Zelenskyy made the request on the sidelines of the ASEAN Leaders’ Summit held in Phnom Penh earlier this month when Hun Sen also agreed to visit Ukraine at an “appropriate time.” Cambodia itself emerged from the decades-long civil war and suffered from the curse of land mines.

Hun Sen pointed the country has declared five provinces – Phnom Penh, Stung Treng, Kep, Prey Veng, and Sihanoukville – land mine free and another eight provinces soon would also be mine-free.


Police in Thailand arrested Li Nanfei, Chinese dissident and veteran rights activist living as a refugee for allegedly failing to produce a passport shortly after he staged a one-man protest against the “oppressive dictatorship” of China’s President Xi Jinping.

Li is an UN-registered refugee stranded in Thailand for years seeking resettlement in a third country after fleeing China. During his protest, Li held a placard that read: "His Majesty President Xi, put an end to dictatorship in China! Give the people back their freedom!”

Li Nanfei was arrested in Bangkok, Thailand, for protesting against Chinese leader Xi Jinping with a placard reading, 'His Majesty President Xi, put an end to dictatorship in China! Give the people back their freedom!' (Photo: RFA/Twitter)

The Chinese leader was in Bangkok to attend the Asia-Pacific Economic Cooperation summit. The fate of Li is yet to be known as Thai police and immigration officials are yet to comment on his arrest and subsequent proceedings against him.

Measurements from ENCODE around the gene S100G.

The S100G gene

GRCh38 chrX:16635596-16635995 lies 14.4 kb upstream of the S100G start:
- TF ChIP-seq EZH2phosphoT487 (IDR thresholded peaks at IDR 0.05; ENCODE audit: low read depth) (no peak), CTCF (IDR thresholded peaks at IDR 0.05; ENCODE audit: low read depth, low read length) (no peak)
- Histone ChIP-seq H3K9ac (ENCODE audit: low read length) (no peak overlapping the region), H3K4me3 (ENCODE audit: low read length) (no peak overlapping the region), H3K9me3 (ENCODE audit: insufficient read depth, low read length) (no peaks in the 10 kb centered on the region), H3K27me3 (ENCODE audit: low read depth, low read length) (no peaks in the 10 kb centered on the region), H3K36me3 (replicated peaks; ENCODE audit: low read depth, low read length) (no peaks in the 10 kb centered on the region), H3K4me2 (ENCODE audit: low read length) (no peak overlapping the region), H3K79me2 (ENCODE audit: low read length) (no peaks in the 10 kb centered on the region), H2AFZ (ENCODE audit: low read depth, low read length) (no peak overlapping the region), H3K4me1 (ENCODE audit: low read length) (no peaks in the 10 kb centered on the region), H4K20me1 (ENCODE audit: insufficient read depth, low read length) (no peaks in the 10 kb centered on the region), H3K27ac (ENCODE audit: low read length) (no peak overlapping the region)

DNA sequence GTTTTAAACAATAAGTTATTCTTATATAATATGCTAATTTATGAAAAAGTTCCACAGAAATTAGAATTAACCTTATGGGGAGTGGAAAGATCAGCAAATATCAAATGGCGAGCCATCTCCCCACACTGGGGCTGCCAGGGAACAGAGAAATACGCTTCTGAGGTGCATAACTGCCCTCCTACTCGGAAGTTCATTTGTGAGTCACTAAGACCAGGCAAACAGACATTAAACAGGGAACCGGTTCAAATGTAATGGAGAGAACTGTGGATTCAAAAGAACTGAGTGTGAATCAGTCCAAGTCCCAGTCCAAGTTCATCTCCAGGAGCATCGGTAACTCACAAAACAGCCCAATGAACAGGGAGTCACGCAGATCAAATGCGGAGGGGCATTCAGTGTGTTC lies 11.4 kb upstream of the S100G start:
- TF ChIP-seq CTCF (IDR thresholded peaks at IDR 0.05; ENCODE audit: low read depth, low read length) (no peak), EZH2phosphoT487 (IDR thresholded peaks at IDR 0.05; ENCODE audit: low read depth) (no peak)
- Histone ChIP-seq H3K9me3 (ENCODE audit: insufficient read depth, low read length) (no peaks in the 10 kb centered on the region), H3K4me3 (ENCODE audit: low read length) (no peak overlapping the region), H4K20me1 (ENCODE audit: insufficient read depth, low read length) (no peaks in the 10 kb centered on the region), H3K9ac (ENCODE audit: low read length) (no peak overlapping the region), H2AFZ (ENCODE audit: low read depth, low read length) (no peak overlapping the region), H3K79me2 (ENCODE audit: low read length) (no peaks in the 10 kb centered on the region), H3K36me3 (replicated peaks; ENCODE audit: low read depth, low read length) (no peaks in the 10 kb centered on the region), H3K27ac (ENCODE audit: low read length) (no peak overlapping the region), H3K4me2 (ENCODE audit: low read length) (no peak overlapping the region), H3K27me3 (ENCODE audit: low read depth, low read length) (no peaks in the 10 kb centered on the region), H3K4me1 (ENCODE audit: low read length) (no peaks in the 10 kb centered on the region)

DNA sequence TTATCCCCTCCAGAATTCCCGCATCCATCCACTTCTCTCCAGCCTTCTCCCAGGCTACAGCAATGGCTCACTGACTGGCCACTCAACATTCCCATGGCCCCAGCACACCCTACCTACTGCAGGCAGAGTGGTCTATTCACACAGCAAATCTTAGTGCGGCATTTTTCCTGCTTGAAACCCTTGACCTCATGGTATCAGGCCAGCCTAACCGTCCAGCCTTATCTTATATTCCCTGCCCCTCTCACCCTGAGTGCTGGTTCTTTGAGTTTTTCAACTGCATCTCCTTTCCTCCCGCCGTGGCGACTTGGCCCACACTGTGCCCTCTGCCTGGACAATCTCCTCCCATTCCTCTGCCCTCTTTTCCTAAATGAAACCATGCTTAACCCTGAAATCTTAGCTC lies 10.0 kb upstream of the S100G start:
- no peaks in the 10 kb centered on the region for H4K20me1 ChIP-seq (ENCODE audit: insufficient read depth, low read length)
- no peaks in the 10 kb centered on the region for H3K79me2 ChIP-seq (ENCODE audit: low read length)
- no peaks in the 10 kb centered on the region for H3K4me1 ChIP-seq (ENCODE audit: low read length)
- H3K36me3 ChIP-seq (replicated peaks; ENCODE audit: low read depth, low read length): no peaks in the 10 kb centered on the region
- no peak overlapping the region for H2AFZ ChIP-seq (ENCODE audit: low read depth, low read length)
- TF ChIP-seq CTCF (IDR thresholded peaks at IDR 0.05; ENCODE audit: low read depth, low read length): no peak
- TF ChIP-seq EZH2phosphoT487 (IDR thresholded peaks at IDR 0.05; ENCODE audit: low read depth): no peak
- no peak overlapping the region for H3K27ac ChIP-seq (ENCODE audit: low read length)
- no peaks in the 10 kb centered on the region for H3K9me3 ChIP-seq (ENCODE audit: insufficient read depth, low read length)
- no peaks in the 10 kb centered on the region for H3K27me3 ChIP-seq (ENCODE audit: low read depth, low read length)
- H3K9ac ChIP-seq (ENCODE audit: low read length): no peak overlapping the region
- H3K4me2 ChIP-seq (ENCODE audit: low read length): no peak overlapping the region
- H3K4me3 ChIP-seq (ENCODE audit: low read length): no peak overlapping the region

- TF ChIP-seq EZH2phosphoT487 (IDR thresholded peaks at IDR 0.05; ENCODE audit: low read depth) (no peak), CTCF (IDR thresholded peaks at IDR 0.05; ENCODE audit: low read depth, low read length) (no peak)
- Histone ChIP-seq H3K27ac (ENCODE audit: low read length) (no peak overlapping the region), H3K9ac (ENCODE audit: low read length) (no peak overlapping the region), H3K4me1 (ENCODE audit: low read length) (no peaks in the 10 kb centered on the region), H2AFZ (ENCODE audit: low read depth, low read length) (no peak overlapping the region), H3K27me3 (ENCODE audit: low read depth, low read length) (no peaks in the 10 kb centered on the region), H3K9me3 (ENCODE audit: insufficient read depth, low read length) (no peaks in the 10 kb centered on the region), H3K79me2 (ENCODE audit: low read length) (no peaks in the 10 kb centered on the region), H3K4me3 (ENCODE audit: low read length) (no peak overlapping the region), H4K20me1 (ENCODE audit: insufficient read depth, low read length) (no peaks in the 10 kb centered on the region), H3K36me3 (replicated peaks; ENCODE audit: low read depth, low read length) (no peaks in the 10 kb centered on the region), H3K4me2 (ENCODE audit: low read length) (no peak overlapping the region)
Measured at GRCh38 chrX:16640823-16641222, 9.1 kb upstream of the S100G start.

There have been many cases of arrests and deportation of Chinese dissidents from Thailand, which sparked concern among rights activists.


Malaysians are bracing for a hung parliament following the general election on Monday, which saw no political party emerge with a clear majority while a conservative Islamist party made major gains.

Anwar Ibrahim’s Pakatan Harapan coalition secured 82 seats in the 222-member parliament while former Prime Minister Muhyiddin Yassin’s Malay-based Perikatan Nasional bagged 73 seats. Media reports say post a meeting of the royal households on Thursday, King Sultan Abdullah announced Anwar as the leader as he was convinced that he had the support of most of the parliamentarians.

Abdul Hadi Awang (center), president of the Malaysian Islamic Party (PAS) waving during the general election in Marang, Malaysia's Terengganu state, in this handout photo released by Malaysia's Department of Information on Nov. 21. (Photo: AFP)

Anwar was sworn in as the new Prime Minister on Thursday in what was dubbed as a remarkable journey for a politician who, in 25 years, has gone from heir apparent to the premiership, to a prisoner convicted of sodomy, to the country's leading opposition figure.

A majority of Malaysia's 33 million people are Malay and Muslim, but the country is also home to sizable ethnic Chinese and Indian minorities. The country has about 10 percent Christians.